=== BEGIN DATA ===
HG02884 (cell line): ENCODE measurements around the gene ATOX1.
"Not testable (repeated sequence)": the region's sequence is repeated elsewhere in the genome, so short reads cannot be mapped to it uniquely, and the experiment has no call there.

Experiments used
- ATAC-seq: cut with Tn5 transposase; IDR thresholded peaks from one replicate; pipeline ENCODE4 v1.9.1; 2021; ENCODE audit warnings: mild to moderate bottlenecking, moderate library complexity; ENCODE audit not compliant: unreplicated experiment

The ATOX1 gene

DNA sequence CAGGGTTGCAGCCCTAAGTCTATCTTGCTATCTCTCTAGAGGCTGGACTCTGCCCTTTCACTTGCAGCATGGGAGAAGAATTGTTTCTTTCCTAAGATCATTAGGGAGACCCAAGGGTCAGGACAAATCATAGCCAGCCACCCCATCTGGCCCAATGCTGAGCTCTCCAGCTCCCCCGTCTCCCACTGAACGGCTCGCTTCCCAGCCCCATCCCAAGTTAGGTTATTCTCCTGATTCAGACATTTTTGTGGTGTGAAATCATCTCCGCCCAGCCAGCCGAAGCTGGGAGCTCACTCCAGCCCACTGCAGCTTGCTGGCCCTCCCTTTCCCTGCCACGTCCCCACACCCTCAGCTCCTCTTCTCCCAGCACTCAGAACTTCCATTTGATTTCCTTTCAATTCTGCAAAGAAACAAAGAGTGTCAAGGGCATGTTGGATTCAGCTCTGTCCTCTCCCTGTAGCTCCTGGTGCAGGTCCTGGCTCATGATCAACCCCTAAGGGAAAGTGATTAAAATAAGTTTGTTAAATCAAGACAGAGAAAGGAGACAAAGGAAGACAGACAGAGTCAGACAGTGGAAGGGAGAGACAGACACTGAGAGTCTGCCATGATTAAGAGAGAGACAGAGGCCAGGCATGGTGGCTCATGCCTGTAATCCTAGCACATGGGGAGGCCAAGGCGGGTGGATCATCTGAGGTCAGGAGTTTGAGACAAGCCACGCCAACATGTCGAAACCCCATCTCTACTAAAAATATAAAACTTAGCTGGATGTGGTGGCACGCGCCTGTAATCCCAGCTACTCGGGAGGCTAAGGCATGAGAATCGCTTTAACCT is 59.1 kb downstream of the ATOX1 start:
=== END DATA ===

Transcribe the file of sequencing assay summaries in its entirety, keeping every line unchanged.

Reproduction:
HG02884 (cell line): ENCODE measurements around the gene ATOX1.
"Not testable (repeated sequence)": the region's sequence is repeated elsewhere in the genome, so short reads cannot be mapped to it uniquely, and the experiment has no call there.

Experiments used
- ATAC-seq: cut with Tn5 transposase; IDR thresholded peaks from one replicate; pipeline ENCODE4 v1.9.1; 2021; ENCODE audit warnings: mild to moderate bottlenecking, moderate library complexity; ENCODE audit not compliant: unreplicated experiment

The ATOX1 gene

DNA sequence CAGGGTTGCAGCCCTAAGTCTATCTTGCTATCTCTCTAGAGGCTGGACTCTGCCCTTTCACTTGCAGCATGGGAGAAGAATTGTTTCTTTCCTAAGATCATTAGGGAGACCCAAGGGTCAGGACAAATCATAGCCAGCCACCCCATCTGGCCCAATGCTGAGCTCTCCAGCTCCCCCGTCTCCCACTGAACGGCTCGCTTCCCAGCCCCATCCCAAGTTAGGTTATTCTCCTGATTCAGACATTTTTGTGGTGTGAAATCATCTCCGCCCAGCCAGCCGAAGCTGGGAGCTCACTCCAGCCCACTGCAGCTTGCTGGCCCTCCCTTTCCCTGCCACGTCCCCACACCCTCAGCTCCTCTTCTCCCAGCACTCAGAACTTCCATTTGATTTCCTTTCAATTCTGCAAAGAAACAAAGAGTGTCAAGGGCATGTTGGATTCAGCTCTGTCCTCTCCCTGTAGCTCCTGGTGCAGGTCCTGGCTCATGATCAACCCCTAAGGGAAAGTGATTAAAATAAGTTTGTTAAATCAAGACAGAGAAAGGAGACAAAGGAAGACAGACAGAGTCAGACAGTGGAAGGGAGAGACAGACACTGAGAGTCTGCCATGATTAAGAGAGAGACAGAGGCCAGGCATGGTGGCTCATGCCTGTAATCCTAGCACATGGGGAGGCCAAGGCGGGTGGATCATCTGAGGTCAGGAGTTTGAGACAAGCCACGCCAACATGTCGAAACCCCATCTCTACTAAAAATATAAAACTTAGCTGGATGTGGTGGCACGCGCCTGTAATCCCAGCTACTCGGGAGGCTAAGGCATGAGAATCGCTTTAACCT is 59.1 kb downstream of the ATOX1 start: